Friday, June 25, 2021

Lobster and Noodles


 There's a first for everything in life: Leftover Lobster. It called to me from the fridge all night. So I gave in, made some fresh egg noodles, tossed with butter, parm and a little lobster stock. OH my goodness! 

Tuesday, March 23, 2021

Chawanmushi Improvs

 

This is a kind of Japanese custard which people think requires some remarkably complex technique. It’s actually easier to make than a poached egg. Its appeal lies primarily in the soft creamy texture, especially when contrasted with crunchy or chewy garnishes. In flavor it can be as delicate or as intense as you like in the morning, and is entirely dependent on the strength of the stock you use. The key to success, I discovered after much travail, is adhering to a simple formula and precise timing and after that you can use any ingredients you like. Here is a relatively classic version, though garnished according to my personal whim.

½ c dashi stock
1 jumbo egg
½ tsp mirin
½ tsp soy sauce
2 small pieces of lightly salted salmon

A few whisps of dill, Thin wedge of tomato, 1 shiitake mushroom, 1 tsp neutral oil

 If you can make dashi stock, by all means do. It is a handful of skipjack mackerel shavings and a piece of kombu steeped in hot water and strained. You can also find powdered dashi stock, just try to avoid the jarred instant hondashi powder. Put 3 inches of water in a small pot and bring to the boil. Break the egg gently into the room temperature stock, and stir with your finger. On no account should you beat this mixture, or you’ll have spongy scrambled eggs. Add the mirin and soy. With a small fine meshed sieve set over a small teacup, press the mixture through. This takes a few minutes, so be patient. Cover it with tin foil tightly. Lower the heat of the water as low as it will go, and place the tea cup in the pot and cover. Steam for exactly 12 minutes. If the water is over 170 degrees, the liquid stock will be pressed out of suspension and you’ll have wet scrambled eggs. Do don’t be tempted to turn the heat up or even peek at it.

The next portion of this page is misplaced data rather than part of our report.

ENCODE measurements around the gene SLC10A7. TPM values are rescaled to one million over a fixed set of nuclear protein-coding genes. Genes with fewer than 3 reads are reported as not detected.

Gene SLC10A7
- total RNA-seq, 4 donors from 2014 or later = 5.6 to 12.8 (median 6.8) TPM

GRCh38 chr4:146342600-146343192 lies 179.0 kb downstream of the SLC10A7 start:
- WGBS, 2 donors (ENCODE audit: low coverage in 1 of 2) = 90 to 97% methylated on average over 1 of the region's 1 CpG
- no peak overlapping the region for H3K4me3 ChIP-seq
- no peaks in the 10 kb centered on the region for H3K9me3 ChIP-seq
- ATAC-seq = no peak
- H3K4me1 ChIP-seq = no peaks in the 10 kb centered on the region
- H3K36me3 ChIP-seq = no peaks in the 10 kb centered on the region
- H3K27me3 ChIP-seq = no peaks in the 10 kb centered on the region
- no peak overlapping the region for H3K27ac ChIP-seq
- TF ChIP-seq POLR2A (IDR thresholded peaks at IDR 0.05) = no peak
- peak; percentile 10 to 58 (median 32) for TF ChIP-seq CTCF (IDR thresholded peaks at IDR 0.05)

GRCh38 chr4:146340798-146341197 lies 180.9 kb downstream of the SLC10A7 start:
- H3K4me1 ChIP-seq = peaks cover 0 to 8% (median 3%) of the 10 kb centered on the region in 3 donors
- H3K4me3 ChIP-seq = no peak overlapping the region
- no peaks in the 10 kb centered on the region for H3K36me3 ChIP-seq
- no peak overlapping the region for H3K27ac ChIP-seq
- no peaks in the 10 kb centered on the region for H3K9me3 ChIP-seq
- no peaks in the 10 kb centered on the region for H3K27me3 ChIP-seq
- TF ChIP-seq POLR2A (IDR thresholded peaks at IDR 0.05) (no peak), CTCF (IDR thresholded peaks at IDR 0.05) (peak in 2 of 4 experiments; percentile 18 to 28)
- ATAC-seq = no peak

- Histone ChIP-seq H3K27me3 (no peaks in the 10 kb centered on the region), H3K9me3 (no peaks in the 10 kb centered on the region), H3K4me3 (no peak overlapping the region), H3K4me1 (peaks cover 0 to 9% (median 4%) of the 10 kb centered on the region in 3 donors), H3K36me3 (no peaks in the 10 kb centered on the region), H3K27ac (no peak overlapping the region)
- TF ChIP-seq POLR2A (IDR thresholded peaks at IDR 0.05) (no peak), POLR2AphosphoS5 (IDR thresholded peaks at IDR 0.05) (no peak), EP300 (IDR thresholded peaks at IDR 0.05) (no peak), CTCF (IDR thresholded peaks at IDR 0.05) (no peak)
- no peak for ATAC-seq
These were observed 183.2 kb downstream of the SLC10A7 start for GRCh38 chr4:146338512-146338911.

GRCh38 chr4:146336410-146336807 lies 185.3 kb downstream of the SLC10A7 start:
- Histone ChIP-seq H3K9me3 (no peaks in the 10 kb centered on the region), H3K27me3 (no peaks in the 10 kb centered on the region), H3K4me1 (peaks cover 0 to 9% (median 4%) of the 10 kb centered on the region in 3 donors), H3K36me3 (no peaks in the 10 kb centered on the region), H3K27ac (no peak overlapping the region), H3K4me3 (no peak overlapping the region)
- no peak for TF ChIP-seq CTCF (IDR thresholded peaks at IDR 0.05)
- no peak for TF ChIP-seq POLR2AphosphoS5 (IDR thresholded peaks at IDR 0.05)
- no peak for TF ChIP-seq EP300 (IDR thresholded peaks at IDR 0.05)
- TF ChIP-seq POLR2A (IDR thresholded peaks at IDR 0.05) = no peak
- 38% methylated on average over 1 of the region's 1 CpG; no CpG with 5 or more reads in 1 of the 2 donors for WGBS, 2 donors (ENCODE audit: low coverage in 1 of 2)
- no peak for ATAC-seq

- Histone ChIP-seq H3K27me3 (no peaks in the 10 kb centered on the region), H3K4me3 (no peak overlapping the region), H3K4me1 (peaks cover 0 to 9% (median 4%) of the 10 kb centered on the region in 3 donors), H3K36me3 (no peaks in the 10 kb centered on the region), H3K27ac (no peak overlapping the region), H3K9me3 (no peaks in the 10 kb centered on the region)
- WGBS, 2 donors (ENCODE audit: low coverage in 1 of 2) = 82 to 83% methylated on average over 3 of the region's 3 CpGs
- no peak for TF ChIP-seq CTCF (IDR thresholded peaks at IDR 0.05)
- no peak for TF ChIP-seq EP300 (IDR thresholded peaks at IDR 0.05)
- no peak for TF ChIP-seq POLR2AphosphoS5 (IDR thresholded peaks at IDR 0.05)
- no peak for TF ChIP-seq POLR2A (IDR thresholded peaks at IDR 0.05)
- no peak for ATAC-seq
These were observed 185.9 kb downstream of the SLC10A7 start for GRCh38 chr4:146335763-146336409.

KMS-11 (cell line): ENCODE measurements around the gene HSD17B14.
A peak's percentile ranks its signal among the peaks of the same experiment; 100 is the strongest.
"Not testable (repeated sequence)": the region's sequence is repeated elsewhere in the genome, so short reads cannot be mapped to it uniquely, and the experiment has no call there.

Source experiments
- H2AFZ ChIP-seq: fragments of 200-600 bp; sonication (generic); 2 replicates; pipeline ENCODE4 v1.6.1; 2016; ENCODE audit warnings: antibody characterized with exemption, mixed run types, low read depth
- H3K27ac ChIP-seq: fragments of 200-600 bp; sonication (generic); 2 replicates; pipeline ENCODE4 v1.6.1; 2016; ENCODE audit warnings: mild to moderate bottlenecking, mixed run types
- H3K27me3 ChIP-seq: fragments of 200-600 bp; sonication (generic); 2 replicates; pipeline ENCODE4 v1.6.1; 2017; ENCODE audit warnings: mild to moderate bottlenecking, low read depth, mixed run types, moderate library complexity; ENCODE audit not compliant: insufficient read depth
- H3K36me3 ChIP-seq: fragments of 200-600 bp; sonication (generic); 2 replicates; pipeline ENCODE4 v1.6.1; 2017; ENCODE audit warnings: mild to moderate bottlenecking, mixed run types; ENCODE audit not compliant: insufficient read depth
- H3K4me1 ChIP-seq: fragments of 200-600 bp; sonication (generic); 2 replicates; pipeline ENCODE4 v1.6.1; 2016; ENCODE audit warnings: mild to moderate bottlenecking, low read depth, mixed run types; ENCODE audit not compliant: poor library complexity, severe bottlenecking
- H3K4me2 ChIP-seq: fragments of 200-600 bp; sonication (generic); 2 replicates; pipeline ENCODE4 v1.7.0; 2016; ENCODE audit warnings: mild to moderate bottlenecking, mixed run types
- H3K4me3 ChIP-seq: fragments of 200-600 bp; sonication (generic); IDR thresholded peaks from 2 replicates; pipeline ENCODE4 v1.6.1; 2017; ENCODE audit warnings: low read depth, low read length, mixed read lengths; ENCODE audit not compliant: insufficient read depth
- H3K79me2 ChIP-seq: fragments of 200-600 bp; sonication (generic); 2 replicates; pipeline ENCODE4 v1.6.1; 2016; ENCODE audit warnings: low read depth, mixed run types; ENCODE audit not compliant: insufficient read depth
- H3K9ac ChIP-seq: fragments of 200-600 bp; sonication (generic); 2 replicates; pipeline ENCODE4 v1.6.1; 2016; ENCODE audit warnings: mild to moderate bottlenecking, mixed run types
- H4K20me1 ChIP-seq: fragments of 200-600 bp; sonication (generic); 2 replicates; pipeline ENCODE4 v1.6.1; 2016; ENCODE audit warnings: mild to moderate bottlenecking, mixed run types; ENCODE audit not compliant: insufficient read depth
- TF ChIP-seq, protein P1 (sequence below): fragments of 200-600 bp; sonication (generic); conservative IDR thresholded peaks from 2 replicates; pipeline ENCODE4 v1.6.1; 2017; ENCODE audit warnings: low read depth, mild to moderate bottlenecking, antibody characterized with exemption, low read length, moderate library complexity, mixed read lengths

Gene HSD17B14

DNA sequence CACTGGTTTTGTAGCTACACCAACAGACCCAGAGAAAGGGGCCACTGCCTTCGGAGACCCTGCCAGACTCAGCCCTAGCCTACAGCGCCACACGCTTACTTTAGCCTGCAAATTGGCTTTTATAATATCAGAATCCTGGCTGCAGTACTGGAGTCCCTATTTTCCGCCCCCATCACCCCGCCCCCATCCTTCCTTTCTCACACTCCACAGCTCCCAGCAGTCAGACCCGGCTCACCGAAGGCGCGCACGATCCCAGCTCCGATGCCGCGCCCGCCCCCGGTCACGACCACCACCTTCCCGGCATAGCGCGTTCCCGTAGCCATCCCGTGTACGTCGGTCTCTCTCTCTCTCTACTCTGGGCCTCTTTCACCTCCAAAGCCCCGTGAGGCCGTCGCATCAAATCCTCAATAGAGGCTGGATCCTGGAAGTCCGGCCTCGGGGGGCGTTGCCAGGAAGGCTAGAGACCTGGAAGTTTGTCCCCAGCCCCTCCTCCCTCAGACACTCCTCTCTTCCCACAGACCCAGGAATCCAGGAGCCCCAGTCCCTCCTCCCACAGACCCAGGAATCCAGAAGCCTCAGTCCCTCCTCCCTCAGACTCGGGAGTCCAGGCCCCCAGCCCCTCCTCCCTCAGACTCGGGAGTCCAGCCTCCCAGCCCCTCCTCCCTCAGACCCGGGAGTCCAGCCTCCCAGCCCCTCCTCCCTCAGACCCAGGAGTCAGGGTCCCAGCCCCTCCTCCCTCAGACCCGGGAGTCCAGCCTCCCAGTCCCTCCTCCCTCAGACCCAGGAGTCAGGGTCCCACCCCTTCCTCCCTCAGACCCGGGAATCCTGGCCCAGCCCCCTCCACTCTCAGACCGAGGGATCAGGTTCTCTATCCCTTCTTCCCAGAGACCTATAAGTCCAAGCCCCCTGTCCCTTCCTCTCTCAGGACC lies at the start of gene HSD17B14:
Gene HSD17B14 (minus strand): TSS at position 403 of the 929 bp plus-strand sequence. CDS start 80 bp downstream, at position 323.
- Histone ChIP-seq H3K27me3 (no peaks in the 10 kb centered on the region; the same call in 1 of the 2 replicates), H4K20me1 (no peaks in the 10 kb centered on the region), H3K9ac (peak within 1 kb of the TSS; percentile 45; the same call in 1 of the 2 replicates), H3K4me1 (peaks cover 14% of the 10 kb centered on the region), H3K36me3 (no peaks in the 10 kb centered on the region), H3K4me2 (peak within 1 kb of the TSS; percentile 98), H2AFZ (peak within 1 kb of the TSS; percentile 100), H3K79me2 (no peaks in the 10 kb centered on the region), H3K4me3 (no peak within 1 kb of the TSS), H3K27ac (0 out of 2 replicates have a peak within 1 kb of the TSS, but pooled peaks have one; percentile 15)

Meanwhile cook your mushroom in oil, and char the tomato too, then set aside.

Remove the teacup from the pot and let rest 3 minutes. Remove the tin foil and arrange the garnishes on top. Serve at once with a spoon while still warm.

Now here’s the best part, you can use absolutely any kind of stock and any garnishes you like. An intense mushroom stock was remarkable with sour cream and chives and a few sliced of truffle for extravagance. Chicken stock was incredible in custard form, especially contrasted with crunchy sweet corn fried in butter, with a few chewy chicken meatballs to garnish. A shellfish stock with shrimp would be so delightful too. I leave this to your imagination. 




Friday, January 15, 2021

Amaranth Sushi with Smoked Trout

 

Amaranth Sushi 1/15/2021

Some grains simply don’t stick together well enough to hold together in a rolled sushi, but amaranth is an exception. The nutty flavor also goes so nicely with the fish that it doesn’t need any further embellishment.

¾ c water

1/8 tsp salt

½ c amaranth

1 smoked trout filet

1 tbs mayonnaise

2 sheets of nori

 

Bring the water to the boil in a small pot with the salt. Add the amaranth and lower the heat. Simmer very gently for 20 minutes covered. Remove the lid and let the steam rise in the hot pot, stirring now and then, until the amaranth is completely dry and cool. Mix the trout and mayonnaise. Briefly pass the sheets of seaweed over an open flame for just a second so they are toasty and crisp. Divide the amaranth between the two sheets and make a thin layer. Place the trout in a thin line along the middle. Then place the whole thing in a sushi rolling mat, and roll up tightly, pressing it in with the edge of the mat rolled around it. Remove the whole roll, cut into 4 parts with a serrated bread knife, very gently so you don’t squish out the contents. Repeat with the other sheet. Makes 8 small pieces.